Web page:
Saturday, 21 September 2013

Confession #35 - Repeat & Vary! (Improvisation 1)

When I was doing lessons, my teacher would sometimes say "Let's Jam!" and start playing some rhythm guitar and let me lay down some lead lines.  Frankly, this terrified me.  My teacher was super-cool, but I always felt some self-imposed pressure to fill the space and to create some interesting lead lines.  Filling the space was easy.  Creating interesting lines, not so much.  So this usually resulted in me wandering up and down a pentatonic or major scale in a steady stream of eight notes.  Really boring stuff !!!


True improvisation is the spontaneous creation of music, which sounds like a very wide-open mandate and thus makes improvisation very intimidating.  There are simply so many choices you can make that it is easy to become paralyzed.  However, there are a variety of techniques that you can use to make the task less daunting and the resulting music more interesting.

Most of us are never going to find ourselves on stage having to improvise a solo.  We'll be much more likely to apply these techniques in one of two situations:
  • we're jamming with our friends and thus are free to experiment, or
  • we're on our own and trying to come up with some riffs or licks, or a solo


The first improvisation technique we'll cover is what I call "repeat and vary".  Your noodling around and have come up with something interesting.  Play it again and change it slightly!  Add a note, or drop one.  Play two 16th notes in place of one 8th note!  There are lots of options!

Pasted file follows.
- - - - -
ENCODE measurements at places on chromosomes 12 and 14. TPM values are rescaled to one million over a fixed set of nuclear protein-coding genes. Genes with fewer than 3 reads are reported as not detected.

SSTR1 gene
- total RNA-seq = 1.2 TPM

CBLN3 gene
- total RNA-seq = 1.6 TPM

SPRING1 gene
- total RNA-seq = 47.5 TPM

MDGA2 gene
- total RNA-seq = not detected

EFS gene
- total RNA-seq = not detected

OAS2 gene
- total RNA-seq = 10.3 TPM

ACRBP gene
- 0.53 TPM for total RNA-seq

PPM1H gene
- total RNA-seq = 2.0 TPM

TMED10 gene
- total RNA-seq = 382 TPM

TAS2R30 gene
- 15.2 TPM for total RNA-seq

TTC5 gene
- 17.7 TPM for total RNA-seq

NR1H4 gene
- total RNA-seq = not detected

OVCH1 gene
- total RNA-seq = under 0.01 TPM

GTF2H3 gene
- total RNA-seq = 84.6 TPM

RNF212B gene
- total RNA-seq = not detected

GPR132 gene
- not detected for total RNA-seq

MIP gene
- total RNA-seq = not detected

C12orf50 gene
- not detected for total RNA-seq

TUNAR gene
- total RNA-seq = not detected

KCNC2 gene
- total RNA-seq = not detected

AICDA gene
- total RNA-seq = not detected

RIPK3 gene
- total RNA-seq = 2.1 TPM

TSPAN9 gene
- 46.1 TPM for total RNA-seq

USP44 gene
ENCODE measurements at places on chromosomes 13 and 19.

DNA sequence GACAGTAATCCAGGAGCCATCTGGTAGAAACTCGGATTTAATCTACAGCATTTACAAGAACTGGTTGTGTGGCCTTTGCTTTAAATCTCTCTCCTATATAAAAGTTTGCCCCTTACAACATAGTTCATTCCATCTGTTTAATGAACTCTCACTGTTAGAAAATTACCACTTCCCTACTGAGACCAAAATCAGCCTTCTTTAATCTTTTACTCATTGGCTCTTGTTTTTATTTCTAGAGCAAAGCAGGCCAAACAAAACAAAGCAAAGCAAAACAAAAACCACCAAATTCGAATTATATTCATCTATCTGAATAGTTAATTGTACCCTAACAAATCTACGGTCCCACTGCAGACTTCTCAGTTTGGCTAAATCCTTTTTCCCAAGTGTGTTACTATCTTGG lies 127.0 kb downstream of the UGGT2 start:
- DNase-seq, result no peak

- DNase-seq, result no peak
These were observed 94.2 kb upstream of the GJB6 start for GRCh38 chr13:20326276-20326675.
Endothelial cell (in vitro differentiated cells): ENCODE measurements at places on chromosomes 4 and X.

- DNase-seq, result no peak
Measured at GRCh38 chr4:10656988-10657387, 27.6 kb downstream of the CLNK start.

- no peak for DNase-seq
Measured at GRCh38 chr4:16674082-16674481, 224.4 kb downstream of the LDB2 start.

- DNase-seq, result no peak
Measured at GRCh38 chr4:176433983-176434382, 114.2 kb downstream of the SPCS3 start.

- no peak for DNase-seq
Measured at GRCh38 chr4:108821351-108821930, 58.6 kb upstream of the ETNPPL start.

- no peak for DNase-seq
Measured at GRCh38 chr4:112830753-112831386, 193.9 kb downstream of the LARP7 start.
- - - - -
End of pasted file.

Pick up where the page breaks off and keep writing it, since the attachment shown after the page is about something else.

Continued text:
Am Pentatonic Lick #1

Here's an example of this technique.  The first measure below defines a musical phrase.  The second measure repeats the phrase but omits the G on the "and" of beat 2.  This results in two changes:
  • the stream of notes changes, and
  • the phrase finishes on the "and" of beat 3 instead of on beat 4

Am Pentatonic Lick #1
(Click to Enlarge)

Note the tempo indicator.  It's telling you to play with a shuffle rhythm.  If you aren't sure what a shuffle rhythm is, think of a typical blues tune.  The bass sounds something like this:

    Bump ba Bump ba Bump ba Bump
    1    &  2    &  3    &  4

Although its counted as an 8th note rhythm, the first 8th note is held a bit longer, and the second is shortened.

Am Pentatonic Extended Box

In case you are wondering, the notes in Am Pentatonic Lick #1 are taken from the Am pentatonic extended box, as shown below:

Am Pentatonic Scale with Extended Box
(Click to Enlarge)


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